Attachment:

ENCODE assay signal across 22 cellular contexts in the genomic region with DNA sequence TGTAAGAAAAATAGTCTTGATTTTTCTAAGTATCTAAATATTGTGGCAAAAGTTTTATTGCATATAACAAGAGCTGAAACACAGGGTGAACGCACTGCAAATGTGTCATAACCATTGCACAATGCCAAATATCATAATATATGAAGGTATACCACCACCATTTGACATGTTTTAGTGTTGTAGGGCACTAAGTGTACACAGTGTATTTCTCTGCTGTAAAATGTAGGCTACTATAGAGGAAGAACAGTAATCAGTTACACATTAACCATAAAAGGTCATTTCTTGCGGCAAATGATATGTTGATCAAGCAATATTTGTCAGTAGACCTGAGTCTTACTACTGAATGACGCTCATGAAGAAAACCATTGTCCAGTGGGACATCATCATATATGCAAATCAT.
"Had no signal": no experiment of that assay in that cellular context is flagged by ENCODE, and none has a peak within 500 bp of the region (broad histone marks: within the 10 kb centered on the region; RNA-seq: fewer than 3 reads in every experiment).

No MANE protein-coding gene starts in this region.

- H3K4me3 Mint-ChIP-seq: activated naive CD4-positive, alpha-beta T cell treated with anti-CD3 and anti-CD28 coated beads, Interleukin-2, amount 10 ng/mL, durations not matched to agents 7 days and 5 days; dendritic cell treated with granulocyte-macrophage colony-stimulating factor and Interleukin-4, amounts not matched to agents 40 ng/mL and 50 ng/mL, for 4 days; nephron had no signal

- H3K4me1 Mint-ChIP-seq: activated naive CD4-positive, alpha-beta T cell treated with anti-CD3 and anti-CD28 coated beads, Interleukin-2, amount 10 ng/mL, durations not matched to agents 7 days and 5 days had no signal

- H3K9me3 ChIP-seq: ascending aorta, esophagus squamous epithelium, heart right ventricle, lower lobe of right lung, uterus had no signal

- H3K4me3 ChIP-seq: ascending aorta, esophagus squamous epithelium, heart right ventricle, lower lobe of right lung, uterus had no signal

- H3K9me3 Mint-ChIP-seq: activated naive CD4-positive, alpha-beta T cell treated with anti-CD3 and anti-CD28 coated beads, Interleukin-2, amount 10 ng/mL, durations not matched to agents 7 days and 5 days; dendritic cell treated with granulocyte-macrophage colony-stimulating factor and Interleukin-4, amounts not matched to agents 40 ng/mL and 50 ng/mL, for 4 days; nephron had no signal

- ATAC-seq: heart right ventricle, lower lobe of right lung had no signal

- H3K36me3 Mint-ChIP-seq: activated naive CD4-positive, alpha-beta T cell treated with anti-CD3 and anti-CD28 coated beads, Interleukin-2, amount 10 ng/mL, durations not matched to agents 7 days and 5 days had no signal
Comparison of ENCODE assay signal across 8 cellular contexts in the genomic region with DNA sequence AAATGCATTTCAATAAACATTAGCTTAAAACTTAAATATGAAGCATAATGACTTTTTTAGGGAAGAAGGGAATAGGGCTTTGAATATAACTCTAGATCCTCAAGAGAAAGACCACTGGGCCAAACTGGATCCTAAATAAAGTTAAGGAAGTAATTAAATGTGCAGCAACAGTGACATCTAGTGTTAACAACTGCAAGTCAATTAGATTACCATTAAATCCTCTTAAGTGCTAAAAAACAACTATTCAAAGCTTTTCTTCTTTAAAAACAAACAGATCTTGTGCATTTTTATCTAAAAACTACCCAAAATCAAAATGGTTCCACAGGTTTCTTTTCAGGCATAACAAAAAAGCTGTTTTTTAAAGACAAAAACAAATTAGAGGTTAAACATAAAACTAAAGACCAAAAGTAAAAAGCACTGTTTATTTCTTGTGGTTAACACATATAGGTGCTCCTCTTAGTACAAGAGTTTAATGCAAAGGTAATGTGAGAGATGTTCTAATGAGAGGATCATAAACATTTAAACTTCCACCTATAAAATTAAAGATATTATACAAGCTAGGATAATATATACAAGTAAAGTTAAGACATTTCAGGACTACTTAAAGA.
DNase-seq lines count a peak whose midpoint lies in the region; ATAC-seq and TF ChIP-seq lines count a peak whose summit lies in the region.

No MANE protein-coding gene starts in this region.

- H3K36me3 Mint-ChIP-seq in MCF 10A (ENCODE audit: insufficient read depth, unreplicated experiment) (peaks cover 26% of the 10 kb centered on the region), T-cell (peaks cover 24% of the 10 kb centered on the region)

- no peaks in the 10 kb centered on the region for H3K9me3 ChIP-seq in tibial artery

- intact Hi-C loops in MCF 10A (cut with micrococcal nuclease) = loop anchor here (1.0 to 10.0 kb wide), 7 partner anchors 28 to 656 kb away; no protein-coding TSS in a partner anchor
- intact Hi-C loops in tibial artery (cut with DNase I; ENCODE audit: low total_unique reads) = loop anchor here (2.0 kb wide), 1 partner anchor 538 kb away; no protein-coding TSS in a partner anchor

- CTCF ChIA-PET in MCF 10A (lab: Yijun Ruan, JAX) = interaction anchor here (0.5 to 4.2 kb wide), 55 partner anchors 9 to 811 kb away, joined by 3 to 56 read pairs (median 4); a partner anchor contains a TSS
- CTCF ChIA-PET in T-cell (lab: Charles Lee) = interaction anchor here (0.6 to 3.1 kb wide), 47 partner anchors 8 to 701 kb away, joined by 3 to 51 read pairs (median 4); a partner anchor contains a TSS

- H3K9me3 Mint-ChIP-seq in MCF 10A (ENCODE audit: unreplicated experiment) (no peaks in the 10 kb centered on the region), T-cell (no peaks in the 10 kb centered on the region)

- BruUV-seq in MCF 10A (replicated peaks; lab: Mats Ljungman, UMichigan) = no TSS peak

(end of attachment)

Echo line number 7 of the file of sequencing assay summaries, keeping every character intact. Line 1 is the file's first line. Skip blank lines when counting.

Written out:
- H3K4me3 ChIP-seq: ascending aorta, esophagus squamous epithelium, heart right ventricle, lower lobe of right lung, uterus had no signal